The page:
You know those things that stir the deeply intense, raw emotions that Zionism inspires within us? Singing HaTikvah. Watching the movie ‘Exodus.’ Finding an unexpected El Al plane anywhere in the world. Hearing the Yom Hazikaron siren. Seeing IDF soldiers doing, well, just about anything; especially at a formal IDF ceremony… I am particularly susceptible to these emotional triggers; they are no less powerful after more than a dozen years of living in Israel. Perhaps, in fact, they are more powerful.

Attending my first ‘tekes siyum’ or basic training completion ceremony at the Michve Alon IDF military base, I expect to be moved. And I am. Known for its educational programs, Michve Alon is a first stop for many of the thousands of Lone Soldiers who come to Israel from all over the world to serve in the IDF; most of whom make aliyah and stay. At Michve Alon they have basic training along with very intensive Hebrew ulpan to build their Hebrew language skills. And upon completion of the three-month training (and perhaps one or two other times along the way) there is a tekes.

Arriving at the very start of the program, I am stunned at the vastness of the field that hundreds and hundreds of soldiers, standing in formation, are waiting to march onto. I pull out my camera as I spot James, our cousin and our very own ‘lone soldier’, the one whose presence brought us to this army base in the north of Israel. Immediately the music starts, and the soldiers all march in, unit by unit, grinning broadly.

As I take in the proceedings I gaze at the faces of these hundreds of new soldiers, clearly immigrants from all over the world. I look proudly at the many Israeli flags waving above them in the early evening breeze, bright blue and gleaming white. The sun slowly dips behind the westerly mountains casting a wonderful golden glow. The band is playing ‘Jerusalem of Gold.’ I am crying.

The timelessness of an IDF ceremony. Photo credit: Laura Ben-David

Photo credit: Laura Ben-David

Ceremonies can be long and boring; filled with speeches and more than enough pomp and circumstance. One might imagine that the strict discipline of the army would render a ceremony that much more rigid. I know I speak for just one ceremony, but, really, think about all the Israelis you know. The only time I imagine you will get thousands of Israelis standing at attention, silent and motionless is during the Memorial Day and Holocaust Day sirens. And then it’s only for a maximum of two minutes.

The guests are relaxed; the soldiers slightly less so. My camera is clicking away as I try to capture the excitement; the timelessness; the immense pride on every soldier’s face. Not just the soldiers, but their officers. And their families. And guests from the local kibbutz who came to show support. And the Nefesh B’Nefesh Lone Soldiers Program team who come to every. Single. Ceremony. It doesn’t get old. Not ever.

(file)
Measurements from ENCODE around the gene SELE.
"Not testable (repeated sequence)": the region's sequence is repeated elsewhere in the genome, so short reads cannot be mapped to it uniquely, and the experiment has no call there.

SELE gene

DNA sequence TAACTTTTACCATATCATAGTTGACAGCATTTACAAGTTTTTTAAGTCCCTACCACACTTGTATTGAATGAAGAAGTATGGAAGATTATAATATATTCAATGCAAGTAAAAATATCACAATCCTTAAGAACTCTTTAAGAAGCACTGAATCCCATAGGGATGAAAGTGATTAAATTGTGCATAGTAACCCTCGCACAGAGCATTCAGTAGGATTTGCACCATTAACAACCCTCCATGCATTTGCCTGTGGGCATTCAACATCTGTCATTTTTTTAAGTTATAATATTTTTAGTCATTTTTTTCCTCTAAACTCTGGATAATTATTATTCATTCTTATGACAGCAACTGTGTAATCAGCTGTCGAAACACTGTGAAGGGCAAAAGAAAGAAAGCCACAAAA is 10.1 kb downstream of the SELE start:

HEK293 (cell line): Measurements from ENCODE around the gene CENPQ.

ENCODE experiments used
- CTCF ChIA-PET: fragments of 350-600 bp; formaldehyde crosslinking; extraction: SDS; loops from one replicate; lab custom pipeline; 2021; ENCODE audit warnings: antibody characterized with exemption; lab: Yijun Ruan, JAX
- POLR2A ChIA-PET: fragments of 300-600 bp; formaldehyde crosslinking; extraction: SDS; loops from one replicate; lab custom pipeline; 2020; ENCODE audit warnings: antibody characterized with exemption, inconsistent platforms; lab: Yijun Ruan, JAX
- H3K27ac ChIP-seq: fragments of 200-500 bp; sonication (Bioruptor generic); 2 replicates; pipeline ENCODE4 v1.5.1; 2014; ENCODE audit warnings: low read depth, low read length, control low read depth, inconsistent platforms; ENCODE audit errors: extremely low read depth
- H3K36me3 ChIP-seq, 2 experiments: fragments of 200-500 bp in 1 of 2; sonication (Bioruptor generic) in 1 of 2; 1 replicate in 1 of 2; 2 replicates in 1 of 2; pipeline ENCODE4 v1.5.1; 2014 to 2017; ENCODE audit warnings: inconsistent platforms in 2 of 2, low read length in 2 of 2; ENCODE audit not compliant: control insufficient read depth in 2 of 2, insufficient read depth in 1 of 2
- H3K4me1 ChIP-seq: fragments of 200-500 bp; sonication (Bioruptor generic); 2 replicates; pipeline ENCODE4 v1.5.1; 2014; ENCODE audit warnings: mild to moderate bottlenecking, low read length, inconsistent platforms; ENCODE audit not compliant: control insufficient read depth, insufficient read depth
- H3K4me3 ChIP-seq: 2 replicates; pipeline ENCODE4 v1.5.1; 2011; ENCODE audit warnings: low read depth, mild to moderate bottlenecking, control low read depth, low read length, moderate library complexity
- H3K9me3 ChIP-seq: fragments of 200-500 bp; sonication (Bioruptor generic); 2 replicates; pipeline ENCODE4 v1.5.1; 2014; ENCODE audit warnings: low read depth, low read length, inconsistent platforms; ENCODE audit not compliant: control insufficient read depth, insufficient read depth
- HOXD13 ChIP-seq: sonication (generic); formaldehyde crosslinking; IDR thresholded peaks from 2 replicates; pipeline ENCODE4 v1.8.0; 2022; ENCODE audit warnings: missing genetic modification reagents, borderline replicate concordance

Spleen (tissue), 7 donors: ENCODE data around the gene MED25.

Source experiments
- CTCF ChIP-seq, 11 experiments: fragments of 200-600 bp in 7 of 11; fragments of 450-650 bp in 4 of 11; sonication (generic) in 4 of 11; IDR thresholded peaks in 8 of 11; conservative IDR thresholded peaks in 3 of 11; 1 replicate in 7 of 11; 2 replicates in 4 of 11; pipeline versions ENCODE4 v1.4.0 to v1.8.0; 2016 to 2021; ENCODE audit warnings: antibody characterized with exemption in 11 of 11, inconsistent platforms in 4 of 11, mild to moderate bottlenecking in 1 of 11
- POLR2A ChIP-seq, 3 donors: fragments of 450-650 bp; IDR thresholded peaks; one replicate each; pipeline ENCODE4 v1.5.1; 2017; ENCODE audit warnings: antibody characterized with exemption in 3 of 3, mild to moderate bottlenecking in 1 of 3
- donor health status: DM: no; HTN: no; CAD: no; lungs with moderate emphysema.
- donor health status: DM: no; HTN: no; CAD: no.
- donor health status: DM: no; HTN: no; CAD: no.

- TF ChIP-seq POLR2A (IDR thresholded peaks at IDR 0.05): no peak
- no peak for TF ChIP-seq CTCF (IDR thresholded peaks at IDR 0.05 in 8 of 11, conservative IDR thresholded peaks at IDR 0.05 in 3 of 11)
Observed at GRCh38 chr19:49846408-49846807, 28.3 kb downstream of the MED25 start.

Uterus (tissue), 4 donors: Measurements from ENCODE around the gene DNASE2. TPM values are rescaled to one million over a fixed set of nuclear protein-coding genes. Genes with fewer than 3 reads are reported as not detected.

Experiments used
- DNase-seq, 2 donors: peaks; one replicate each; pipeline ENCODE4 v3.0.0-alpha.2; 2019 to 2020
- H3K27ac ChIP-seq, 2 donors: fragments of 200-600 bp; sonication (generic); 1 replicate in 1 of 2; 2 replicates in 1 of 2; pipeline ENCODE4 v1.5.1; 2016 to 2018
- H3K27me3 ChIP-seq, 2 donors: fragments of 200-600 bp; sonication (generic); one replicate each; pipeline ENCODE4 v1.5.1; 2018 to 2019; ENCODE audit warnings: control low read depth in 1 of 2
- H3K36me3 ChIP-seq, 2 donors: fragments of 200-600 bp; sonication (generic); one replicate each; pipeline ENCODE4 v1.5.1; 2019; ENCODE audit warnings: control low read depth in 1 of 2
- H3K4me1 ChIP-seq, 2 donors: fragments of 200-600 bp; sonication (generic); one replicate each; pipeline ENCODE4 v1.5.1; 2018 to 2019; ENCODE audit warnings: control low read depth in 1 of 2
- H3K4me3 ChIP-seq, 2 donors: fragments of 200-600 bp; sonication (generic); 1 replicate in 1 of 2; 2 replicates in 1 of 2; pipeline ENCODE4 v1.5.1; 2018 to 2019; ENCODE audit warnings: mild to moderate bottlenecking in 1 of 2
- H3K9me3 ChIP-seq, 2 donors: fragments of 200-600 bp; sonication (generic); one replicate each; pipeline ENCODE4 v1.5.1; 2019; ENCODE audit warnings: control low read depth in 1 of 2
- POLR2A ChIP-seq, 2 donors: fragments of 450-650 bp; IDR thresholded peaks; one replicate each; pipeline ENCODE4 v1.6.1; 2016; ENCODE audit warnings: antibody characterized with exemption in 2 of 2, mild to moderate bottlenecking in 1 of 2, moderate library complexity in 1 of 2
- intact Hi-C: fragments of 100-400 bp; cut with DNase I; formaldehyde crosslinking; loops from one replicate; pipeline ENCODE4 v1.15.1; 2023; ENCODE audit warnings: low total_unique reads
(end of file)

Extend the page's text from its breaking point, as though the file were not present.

The soldiers mark the end of the ceremony with the traditional tossing berets in the air. Photo credit: Laura Ben-David

Photo credit: Laura Ben-David

Now the soldiers do something remarkable. They are down on their knees, and a soldier stands and calls out words that are the title of a very popular Israeli folk song: “Ein li eretz acheret!”

Suddenly an officer shouts, “English!” and a soldier from America stands at attention and translates, “I have no other country!”

The officer shouts, “French!” and the line is repeated in French. Then Spanish. Russian. German. Italian. Chinese. Finnish. Ukrainian. Amharic. Kuki. Each line is received with deep applause since everyone, soldiers and guests alike, understands the commitment and sacrifice that are behind the decision of each foreign-born soldier, who was not born with the obligation to serve, rather chose it.

The officer shouts, “Arabic!” An Arab Israeli soldier stands up and calls out the translation in Arabic to thunderous applause. We think nothing can surprise us more… when the officer calls out, “Yiddish!” A bearded, young, religious soldier stands and recites his line to equally resounding applause.

Clearly the symbolism of the final two languages is planned. And serves its purpose well. Arabic and Yiddish are spoken by two rather opposite segments of Israeli society: Arabs and ultra-Orthodox Jews. While they actually are from Israel, as opposed to most of the other soldiers at the ceremony, they traditionally do not serve in the army. In that way the Arabic and Yiddish speakers there have much more in common with the rest of the soldiers then you might have thought…

You see, they, too, left their comfort zone and made a choice: they choose Israel.